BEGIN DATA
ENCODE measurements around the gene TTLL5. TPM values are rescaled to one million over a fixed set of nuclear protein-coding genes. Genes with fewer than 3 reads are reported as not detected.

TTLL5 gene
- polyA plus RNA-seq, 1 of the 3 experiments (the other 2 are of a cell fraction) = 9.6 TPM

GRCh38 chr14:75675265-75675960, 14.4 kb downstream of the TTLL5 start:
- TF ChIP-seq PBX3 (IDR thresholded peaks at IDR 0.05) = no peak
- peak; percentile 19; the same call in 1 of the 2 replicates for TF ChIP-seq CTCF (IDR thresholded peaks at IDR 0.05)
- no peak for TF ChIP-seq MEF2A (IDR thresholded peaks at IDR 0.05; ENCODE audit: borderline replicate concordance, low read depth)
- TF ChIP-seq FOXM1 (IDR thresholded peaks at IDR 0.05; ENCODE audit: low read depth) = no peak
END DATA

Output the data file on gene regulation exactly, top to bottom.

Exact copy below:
ENCODE measurements around the gene TTLL5. TPM values are rescaled to one million over a fixed set of nuclear protein-coding genes. Genes with fewer than 3 reads are reported as not detected.

TTLL5 gene
- polyA plus RNA-seq, 1 of the 3 experiments (the other 2 are of a cell fraction) = 9.6 TPM

GRCh38 chr14:75675265-75675960, 14.4 kb downstream of the TTLL5 start:
- TF ChIP-seq PBX3 (IDR thresholded peaks at IDR 0.05) = no peak
- peak; percentile 19; the same call in 1 of the 2 replicates for TF ChIP-seq CTCF (IDR thresholded peaks at IDR 0.05)
- no peak for TF ChIP-seq MEF2A (IDR thresholded peaks at IDR 0.05; ENCODE audit: borderline replicate concordance, low read depth)
- TF ChIP-seq FOXM1 (IDR thresholded peaks at IDR 0.05; ENCODE audit: low read depth) = no peak